QLD First Offence Assault Charge - What to Do?

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Active Member
1 January 2018

My partner has put an assault charge against me. This is my first offence, first charge, first ever time appearing at court.

Backstory -

We have been split for 6 years & it has been a constant on/off battle. The events leading up to this "assault" happened when my current partner & I went pig hunting and we took my son.

My partner bought my son a knife to make him feel included. We set rules with this knife. For starters, it has been made blunt. My son is never allowed to have the knife on his own, he doesn't ever use the knife, he sometimes may have the knife but is under constant supervision.

Now my son told his dad about this knife & exaggerated as kids do that. He uses it all the time. His dad refused to listen to me about our rules with the knife and said that I am a bad mother, my partner a bad father figure.

All over text, I had enough of being out downed, so I went to my ex's house to discuss with him instead of over text. He kept talking over me and laughing at me and in the heat of the moment, I swung my fist at him. He blocked me and I then walked away to my car and left.

He is now charging me for assault. I have read and been told I may be able to get off using provocation.

Any opinions?



Well-Known Member
23 July 2014
He isn't charging you with anything.

The police are.

The defence of provocation falls under s 269 of the Criminal Code:

(1) A person is not criminally responsible for an assault committed upon a person who gives the person provocation for the assault, if the person is in fact deprived by the provocation of the power of self-control, and acts upon it on the sudden and before there is time for the person’s passion to cool, and if the force used is not disproportionate to the provocation and is not intended, and is not such as is likely, to cause death or grievous bodily harm.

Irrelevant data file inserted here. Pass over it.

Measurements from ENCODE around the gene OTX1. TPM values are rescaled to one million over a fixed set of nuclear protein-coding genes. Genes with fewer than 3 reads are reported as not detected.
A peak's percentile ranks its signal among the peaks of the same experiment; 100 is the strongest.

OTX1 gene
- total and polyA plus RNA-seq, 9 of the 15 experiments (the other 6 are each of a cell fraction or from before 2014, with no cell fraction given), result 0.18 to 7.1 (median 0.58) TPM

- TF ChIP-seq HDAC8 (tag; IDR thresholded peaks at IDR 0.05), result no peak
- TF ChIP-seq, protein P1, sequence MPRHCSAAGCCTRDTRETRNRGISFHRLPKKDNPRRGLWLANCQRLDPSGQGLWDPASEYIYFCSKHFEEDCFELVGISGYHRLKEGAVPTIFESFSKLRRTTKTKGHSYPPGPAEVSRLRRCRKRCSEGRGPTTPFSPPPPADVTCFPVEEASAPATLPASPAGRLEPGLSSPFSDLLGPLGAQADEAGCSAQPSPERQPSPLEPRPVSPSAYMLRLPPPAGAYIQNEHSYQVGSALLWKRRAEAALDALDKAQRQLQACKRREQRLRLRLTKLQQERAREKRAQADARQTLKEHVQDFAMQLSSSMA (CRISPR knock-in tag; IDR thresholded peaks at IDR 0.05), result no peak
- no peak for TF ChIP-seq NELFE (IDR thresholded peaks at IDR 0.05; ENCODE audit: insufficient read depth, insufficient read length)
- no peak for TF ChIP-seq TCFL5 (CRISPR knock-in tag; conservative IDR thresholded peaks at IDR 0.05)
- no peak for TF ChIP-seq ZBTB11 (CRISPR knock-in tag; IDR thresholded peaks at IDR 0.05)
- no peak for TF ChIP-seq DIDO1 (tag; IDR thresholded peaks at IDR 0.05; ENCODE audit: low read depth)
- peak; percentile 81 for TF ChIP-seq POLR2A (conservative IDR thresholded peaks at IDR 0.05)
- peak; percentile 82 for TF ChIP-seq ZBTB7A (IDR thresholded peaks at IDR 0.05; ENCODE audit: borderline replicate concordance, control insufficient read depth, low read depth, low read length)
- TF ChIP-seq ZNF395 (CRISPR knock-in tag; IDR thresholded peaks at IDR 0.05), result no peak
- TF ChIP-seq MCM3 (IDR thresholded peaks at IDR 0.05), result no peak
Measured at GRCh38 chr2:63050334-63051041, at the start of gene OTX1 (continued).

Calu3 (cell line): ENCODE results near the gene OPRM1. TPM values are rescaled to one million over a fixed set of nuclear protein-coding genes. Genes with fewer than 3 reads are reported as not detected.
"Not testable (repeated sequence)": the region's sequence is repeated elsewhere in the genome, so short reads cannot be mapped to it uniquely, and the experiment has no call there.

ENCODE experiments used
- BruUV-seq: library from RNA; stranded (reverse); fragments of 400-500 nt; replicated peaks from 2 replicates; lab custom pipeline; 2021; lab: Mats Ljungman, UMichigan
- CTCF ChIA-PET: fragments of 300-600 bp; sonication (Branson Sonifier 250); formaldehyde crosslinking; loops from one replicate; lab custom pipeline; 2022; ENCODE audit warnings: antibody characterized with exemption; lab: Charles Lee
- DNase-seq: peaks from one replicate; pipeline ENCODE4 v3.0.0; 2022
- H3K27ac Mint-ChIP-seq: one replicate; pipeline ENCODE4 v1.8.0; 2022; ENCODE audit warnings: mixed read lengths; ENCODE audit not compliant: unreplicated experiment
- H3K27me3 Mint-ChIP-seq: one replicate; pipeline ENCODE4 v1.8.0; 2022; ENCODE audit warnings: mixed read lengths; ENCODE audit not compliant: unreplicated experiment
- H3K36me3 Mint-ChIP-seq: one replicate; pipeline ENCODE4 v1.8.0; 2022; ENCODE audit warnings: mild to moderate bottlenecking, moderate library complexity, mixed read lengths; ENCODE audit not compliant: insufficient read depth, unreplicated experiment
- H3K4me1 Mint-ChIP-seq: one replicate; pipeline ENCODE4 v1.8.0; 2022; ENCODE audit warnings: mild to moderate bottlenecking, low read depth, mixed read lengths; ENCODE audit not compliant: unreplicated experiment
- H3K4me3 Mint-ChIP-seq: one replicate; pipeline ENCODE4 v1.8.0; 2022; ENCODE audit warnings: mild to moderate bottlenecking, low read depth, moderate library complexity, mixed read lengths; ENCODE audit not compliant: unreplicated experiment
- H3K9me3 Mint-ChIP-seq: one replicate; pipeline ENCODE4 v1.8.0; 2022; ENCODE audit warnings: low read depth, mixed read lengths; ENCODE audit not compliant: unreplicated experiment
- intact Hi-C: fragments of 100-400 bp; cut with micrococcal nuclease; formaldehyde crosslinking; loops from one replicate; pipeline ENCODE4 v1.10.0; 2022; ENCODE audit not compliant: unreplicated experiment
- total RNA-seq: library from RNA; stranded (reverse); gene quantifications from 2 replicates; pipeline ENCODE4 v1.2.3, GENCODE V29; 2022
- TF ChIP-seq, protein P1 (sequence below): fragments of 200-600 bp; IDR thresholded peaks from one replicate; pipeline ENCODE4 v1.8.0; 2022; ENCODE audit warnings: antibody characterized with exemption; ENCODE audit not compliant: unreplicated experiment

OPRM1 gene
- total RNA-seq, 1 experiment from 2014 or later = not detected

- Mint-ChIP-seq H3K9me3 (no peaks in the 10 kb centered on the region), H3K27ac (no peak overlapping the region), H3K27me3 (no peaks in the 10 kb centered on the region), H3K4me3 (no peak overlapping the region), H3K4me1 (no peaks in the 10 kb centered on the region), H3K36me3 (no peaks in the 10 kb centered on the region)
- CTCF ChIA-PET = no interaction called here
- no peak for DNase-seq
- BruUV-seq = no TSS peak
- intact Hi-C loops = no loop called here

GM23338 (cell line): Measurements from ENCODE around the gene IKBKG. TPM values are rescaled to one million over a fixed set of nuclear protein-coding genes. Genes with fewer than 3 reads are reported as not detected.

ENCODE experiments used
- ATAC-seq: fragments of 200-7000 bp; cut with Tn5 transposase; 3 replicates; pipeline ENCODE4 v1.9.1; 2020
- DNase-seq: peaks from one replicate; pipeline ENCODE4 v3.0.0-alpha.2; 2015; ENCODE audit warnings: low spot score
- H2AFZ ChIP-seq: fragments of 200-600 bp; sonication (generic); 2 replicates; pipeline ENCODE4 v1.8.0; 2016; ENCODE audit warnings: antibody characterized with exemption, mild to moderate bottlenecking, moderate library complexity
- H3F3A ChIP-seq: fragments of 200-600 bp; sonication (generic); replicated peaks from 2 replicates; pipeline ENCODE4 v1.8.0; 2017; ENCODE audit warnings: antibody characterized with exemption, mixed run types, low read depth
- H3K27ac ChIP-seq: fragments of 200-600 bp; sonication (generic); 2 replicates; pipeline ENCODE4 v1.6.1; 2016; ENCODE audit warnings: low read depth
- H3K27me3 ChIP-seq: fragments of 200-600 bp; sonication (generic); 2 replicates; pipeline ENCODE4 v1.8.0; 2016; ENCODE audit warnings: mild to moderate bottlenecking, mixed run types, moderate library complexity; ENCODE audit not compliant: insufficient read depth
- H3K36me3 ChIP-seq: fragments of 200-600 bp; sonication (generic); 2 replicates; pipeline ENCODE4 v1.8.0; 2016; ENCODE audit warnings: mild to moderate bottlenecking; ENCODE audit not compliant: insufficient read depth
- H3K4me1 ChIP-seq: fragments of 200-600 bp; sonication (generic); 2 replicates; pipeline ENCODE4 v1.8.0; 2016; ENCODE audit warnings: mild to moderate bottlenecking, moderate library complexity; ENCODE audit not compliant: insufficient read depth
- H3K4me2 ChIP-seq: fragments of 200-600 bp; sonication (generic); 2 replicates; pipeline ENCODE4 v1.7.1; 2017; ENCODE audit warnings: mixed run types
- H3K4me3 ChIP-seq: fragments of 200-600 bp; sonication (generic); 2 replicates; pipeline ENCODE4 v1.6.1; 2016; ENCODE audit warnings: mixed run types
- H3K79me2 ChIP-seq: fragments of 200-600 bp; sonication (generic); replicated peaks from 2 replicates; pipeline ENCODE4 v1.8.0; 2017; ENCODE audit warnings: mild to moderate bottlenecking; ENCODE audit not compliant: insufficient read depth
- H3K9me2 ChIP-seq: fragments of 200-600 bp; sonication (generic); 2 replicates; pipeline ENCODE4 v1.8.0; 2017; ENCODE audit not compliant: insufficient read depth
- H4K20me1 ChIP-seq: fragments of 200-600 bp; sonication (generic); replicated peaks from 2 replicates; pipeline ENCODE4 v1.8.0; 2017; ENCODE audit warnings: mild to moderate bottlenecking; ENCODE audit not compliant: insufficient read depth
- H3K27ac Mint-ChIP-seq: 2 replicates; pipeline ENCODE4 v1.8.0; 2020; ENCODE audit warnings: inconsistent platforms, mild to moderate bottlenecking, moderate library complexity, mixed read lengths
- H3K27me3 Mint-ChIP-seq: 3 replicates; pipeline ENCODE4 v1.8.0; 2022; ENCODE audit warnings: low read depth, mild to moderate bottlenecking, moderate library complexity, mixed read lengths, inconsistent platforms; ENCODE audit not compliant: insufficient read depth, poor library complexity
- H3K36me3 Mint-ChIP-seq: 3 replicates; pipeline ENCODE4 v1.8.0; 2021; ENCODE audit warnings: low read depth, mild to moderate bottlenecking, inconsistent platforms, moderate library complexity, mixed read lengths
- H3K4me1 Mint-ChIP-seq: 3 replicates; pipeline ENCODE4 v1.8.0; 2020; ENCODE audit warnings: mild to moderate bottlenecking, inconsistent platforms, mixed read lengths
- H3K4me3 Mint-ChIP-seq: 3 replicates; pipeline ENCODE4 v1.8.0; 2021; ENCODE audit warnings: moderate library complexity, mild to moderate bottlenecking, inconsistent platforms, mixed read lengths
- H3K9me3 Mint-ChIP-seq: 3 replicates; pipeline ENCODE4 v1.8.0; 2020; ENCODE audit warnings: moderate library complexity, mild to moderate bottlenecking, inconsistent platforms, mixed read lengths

(2) Whether any particular act or insult is such as to be likely to deprive an ordinary person of the power of self-control and to induce the ordinary person to assault the person by whom the act or insult is done or offered, and whether, in any particular case, the person provoked was actually deprived by the provocation of the power of self-control, and whether any force used is or is not disproportionate to the provocation, are questions of fact.​

I don't know how you'll go with the provocation defence here. All dad was doing was texting you (sure, those messages may have been unkind, but welcome to parenting after separation). You took it a step further and went to his house, presumably without his consent, and when you arrived, you responded to him talking over you and laughing at you with physical assault. Does that sound proportionate to you? Would you think it fair for him to hit you in the face if you were laughing at him and talking over him?

Best get yourself some legal advice.


Active Member
1 January 2018
Thank you.

I am getting legal advice, just awaiting my qp9 to be ready.


Well-Known Member
6 April 2016
As I was reading the story, at first I was thinking the OP was the Dad, and then the knife is mentioned, plus an assault, and I am thinking, "Oh, this guy is going to be in for it now". Then I came to the part where, oh, it's the mother. OK, maybe not then.

Domestic violence against women is a hot political topic at the moment, adds on TV and everything, but not a peep about domestic violence towards men, but still, you might end up with a judge who wants to be seen to be upholding equality of the sexes, so that is how you could find yourself in big trouble.

James Dylan

Well-Known Member
6 January 2018
Plead guilty? - It’s a minor offence. If you have no previous criminal convictions, you’ll probably get a fine and not have this recorded as a conviction against you.

Plead not guilty? - If there were no other witnesses, and he didn’t have any injuries, then it’s your word vs his. In order for the police to charge you, they need to prove, beyond any reasonable shred of doubt, that you did hit your ex. So if you say you didn’t do it, and he says you did, that’s not enough proof.